Now it’s fair for you to stop me at this point and call me out on my claim that these toxic conditions are imaginary. I will now tell you why I say that, and then as always, you should judge for yourself. Let’s start with one of the more graphic detoxification methods, gruesomely pictured on web sites and in chain emails. It’s a bowel cleansing pill, said to be herbal, which causes your intestines to produce long, rubbery, hideous looking snakes of bowel movements, which they call mucoid plaque. There are lots of pictures of these on the Internet, and sites that sell these pills are a great place to find them. Look at DrNatura.com, BlessedHerbs.com, and AriseAndShine.com, just for a start. Imagine how terrifying it would be to actually see one of those come out of your body. If you did, it would sure seem to confirm everything these web sites have warned about toxins building up in your intestines. But there’s more to it. As it turns out, any professional con artist would be thoroughly impressed to learn the secrets of mucoid plaque (and, incidentally, the term mucoid plaque was invented by these sellers; there is no such actual medical condition). These pills consist mainly of bentonite, an absorbent, expanding clay similar to kitty litter. Combined with psyllium, used in the production of mucilage polymer, bentonite forms a rubbery cast of your intestines when taken internally, mixed of course with whatever else your body is excreting. Surprise, a giant rubbery snake of toxins in your toilet.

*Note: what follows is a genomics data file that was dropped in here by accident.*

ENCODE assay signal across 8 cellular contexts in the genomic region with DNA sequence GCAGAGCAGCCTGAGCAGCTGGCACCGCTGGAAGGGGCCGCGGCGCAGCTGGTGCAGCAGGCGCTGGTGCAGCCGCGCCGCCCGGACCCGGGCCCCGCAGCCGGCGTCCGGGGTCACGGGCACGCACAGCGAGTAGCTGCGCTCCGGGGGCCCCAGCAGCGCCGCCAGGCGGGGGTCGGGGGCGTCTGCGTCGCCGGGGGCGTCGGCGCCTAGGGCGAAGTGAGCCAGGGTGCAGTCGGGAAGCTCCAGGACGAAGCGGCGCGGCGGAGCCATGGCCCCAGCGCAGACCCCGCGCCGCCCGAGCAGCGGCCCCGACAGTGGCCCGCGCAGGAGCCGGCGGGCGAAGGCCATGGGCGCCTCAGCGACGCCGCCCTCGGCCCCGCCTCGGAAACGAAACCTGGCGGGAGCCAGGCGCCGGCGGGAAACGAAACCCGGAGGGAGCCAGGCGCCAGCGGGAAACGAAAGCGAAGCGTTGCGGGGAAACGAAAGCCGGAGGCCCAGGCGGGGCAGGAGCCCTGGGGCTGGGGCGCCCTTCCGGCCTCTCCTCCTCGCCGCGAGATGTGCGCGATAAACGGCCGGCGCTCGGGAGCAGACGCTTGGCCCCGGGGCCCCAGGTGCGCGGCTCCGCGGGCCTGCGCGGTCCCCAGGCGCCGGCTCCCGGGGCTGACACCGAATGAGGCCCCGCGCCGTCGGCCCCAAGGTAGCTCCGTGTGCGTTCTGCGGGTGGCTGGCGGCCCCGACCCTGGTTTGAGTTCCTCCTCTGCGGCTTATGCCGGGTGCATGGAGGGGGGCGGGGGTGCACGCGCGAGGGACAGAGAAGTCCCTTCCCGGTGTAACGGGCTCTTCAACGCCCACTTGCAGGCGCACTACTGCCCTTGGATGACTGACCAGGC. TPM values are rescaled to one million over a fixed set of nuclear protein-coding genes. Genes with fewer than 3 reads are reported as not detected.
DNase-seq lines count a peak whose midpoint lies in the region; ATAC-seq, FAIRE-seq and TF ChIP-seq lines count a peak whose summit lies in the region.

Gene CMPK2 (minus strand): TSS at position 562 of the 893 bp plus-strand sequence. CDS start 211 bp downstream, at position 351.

It’s important to note that the only recorded instances of these “mucoid plaque” snakes in all of medical history come from the toilets of the victims of these cleansing pills. No gastroenterologist has ever encountered one in tens of millions of endoscopies, and no pathologist has ever found one during an autopsy. They do not exist until you take such a pill to form them. The pill creates the very condition that it claims to cure. And the results are so graphic and impressive that no victim would ever think to argue with the claim.

Victims, did I call them? Creating rubber casts of your bowels might be gross but I haven’t seen that it’s particularly dangerous, so why are they victims? A one month supply of these pills costs $88 from the web sites I mentioned. $88 for a few pennies worth of kitty litter in a pretty bottle promising herbal and organic cleansing. Yeah, they’re victims.

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Homeopathic chemtrail remedies

by via Skeptophilia